RIMARY RESEARCHERS

Dr. Joseph E. LeDoux

Emotional Brain Institute; Center for Neural Science at NYU; New York University Langone School of Medicine

Joseph LeDoux is the director EBI and is also a University Professor, Henry and Lucy Moses Professor of Science, Professor of Neural Science and Psychology, and Professor of Child and Adolescent Psychiatry at the NYU/Langone School of Medicine. His research is focused on the relation between emotion and memory, and his main laboratory is in the Center for Neural Science at NYU. LeDoux's books, The Emotional Brain and Synaptic Self, have been translated into numerous languages and are used to guide researchers and clinicians in their efforts to understand and treat emotions. His work at NYU and the EBI aims to build on his past research using animal models to unlock the secrets of emotions, especially fear and anxiety.



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Dr. Regina Sullivan

Emotional Brain Institute; Nathan S. Kline Institute for Psychiatric Research; New York University Langone School of Medicine

Regina Sullivan is a Research Scientist at NKI and a Professor of Child and Adolescent Psychiatry at the NYU/Langone School of Medicine. Her research is focused on the ontogeny of fear and the amygdala in infant rats, she is particularly interested in unique early life constraints on fear learning and how this strengthens pups' attachment to their mother. Her lab's current research is characterizing how the simple presence of the mother can switch olfactory fear conditioning to odor preference learning through modulation of corticosterone, the amygdala and the olfactory circuit. Her work has also demonstrated how early life emotional experiences can have lifelong consequences, and she is attempting to reverse the negative aspects of these early life experiences. Dr Sullivan's unique and exciting research program involves both animal models and human infant work.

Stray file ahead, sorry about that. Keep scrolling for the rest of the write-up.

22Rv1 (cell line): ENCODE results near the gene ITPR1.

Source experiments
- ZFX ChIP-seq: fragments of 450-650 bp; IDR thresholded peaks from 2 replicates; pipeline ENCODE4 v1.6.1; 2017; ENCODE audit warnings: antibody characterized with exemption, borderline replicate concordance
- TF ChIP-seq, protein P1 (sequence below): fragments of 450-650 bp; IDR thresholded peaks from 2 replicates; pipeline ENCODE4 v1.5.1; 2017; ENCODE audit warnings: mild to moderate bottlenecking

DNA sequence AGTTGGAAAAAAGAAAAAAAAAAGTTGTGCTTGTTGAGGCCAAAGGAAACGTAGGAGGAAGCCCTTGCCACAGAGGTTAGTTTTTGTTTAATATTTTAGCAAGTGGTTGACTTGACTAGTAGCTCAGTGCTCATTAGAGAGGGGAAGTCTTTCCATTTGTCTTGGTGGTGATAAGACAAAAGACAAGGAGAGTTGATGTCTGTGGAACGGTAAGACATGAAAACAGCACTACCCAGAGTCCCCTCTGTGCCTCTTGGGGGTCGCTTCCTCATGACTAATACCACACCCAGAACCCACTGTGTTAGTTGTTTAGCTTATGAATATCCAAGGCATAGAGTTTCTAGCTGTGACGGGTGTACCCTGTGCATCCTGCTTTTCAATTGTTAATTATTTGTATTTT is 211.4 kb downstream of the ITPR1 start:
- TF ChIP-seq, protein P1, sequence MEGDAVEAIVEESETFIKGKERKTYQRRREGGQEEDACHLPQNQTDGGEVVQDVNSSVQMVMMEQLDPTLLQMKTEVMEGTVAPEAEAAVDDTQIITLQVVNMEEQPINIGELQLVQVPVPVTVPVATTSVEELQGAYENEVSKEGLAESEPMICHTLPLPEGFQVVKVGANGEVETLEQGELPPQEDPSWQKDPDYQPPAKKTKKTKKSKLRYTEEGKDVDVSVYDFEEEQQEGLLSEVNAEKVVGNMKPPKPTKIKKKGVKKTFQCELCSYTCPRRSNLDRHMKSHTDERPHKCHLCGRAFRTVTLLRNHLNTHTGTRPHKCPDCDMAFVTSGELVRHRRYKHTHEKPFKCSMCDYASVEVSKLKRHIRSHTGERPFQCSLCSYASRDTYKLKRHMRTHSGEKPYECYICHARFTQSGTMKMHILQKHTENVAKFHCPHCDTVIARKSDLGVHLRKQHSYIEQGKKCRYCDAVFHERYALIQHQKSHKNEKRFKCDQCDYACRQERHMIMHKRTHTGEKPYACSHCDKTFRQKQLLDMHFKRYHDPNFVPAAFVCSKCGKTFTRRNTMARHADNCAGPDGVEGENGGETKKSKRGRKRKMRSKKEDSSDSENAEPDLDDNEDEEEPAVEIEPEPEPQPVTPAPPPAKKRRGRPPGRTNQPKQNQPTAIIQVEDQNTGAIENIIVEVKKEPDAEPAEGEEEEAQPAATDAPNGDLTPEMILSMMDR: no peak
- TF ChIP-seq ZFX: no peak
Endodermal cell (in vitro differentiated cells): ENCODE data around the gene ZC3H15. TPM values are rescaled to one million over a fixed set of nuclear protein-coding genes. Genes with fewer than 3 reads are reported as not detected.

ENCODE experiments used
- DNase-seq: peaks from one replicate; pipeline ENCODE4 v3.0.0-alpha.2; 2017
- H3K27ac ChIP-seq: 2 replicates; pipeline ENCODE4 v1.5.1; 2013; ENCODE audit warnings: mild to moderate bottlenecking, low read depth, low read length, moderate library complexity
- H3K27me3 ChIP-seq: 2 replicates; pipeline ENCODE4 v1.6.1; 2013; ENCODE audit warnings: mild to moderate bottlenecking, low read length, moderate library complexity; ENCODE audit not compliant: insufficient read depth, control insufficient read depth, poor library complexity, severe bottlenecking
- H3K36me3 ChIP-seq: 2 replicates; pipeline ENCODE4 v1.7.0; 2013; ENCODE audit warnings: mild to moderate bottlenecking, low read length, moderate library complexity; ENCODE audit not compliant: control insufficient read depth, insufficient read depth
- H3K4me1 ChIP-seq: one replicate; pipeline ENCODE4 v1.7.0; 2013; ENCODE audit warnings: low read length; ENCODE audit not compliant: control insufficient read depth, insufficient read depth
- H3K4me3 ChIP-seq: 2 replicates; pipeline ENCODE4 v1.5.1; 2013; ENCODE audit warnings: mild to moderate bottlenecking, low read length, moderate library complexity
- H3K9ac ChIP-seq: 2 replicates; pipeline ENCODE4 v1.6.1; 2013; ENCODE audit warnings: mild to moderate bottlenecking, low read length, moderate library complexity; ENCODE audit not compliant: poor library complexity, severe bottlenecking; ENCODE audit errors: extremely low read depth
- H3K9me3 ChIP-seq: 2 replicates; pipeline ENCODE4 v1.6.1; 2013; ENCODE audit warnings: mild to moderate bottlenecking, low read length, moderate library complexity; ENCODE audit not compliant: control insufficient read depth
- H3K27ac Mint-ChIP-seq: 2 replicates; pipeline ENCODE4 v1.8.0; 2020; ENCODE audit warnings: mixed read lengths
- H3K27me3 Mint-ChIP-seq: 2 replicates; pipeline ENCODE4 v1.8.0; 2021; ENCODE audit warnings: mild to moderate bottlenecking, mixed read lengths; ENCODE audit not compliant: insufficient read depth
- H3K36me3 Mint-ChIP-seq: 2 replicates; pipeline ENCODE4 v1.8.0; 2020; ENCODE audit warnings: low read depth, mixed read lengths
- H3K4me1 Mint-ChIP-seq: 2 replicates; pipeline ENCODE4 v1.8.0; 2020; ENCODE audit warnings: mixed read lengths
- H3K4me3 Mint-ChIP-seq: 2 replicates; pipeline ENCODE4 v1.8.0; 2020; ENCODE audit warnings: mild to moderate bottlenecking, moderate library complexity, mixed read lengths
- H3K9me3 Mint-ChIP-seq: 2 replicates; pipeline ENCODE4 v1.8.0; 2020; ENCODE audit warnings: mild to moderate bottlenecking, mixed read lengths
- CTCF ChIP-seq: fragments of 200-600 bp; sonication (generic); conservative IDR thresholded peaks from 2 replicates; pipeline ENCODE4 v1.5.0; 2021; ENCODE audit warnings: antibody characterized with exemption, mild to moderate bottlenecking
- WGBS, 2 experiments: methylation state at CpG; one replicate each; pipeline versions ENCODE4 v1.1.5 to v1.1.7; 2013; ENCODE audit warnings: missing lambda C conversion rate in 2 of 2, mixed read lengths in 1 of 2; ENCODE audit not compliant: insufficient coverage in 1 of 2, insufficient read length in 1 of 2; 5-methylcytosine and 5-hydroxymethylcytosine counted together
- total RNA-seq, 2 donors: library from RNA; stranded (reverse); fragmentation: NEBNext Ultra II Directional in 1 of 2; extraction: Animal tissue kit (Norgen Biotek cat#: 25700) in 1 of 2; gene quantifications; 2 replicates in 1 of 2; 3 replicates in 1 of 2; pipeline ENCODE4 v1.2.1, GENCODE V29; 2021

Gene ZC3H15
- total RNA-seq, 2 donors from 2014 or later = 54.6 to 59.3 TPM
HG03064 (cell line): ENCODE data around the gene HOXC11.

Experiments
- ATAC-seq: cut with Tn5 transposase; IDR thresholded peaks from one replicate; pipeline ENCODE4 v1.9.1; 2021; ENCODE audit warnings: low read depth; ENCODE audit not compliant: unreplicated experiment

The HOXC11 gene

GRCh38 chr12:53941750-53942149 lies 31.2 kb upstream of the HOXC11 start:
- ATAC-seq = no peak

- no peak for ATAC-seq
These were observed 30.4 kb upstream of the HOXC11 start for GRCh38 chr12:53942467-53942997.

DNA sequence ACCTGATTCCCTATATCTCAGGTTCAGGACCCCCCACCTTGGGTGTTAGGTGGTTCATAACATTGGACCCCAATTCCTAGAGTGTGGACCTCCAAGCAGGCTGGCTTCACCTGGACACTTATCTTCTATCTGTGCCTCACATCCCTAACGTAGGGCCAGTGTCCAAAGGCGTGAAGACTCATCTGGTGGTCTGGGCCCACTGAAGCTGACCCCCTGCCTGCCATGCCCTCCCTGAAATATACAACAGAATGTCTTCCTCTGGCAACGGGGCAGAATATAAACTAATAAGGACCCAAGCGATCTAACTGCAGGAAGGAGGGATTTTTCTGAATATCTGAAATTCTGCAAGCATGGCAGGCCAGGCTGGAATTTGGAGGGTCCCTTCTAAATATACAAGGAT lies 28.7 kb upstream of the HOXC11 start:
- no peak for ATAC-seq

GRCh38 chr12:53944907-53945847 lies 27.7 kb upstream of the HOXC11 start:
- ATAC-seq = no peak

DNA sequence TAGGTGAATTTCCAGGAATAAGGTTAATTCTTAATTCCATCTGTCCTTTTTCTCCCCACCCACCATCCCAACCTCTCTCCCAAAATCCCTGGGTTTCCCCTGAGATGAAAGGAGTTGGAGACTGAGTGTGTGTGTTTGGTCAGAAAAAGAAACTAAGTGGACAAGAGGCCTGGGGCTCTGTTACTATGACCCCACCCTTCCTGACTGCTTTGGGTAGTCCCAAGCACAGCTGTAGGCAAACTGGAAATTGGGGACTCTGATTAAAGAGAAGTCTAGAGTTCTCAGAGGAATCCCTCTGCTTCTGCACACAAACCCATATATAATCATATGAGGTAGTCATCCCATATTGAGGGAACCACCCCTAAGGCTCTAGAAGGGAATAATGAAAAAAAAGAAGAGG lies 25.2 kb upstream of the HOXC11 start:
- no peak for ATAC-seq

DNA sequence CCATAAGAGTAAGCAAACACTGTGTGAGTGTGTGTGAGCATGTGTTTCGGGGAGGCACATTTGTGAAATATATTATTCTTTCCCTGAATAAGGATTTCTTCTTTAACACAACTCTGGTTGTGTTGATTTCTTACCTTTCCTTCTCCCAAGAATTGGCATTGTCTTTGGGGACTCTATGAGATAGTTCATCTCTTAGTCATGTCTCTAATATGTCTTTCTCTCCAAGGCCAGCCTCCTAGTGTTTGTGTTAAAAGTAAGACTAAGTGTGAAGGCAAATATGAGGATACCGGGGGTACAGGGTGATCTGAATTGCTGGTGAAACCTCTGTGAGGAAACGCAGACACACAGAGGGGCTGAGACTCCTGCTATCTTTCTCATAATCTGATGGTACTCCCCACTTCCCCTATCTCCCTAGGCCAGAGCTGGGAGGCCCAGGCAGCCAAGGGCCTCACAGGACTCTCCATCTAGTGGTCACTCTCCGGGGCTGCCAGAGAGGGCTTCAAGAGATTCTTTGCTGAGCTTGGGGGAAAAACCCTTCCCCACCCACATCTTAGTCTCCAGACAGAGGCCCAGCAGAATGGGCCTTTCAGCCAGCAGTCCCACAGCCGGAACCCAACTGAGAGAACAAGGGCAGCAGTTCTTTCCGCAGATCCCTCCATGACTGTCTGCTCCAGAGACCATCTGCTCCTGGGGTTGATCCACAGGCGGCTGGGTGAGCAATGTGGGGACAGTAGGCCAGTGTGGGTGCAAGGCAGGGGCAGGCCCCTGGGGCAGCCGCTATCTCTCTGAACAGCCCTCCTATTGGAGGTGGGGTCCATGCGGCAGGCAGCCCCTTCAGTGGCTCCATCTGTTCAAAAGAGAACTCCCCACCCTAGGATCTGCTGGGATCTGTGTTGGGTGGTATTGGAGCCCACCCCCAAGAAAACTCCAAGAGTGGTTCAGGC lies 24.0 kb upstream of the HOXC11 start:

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Dr. Donald Wilson

Emotional Brain Institute; Nathan S. Kline Institute for Psychiatric Research; New York University Langone School of Medicine

Donald Wilson is a Research Scientist at NKI and a Professor of Child and Adolescent Psychiatry at the NYU/Langone School of Medicine. His research is focused on perceptual learning, sensory gating, object coding, and hedonic coding in the mammalian olfactory system. He is particularly interested in how experience can shape sensory coding resulting in changes in perceptual acuity as well as associating emotional meaning to sensory objects. The theoretical underpinnings of this approach are described in his book with Richard Stevenson “Learning to Smell” (Johns Hopkins University Press). His work explores these processes across the lifespan, from early development to dementia. His lab’s current work includes examination of sensory cortical contributions to fear generalization, the role of sleep in consolidation of sensory memory, and the impact of Alzheimer’s disease on sensory processing.

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Dr. Christopher Cain

Emotional Brain Institute; Nathan S. Kline Institute for Psychiatric Research; New York University Langone School of Medicine

Regina Sullivan is a Research Scientist at NKI and a Professor of Child and Adolescent Psychiatry at the NYU/Langone School of Medicine. Her research is focused on the ontogeny of fear and the amygdala in infant rats, she is particularly interested in unique early life constraints on fear learning and how this strengthens pups' attachment to their mother. Her lab's current research is characterizing how the simple presence of the mother can switch olfactory fear conditioning to odor preference learning through modulation of corticosterone, the amygdala and the olfactory circuit. Her work has also demonstrated how early life emotional experiences can have lifelong consequences, and she is attempting to reverse the negative aspects of these early life experiences. Dr Sullivan's unique and exciting research program involves both animal models and human infant work.

Dr. Liz Phelps

Emotional Brain Institute; Department of Psychology at NYU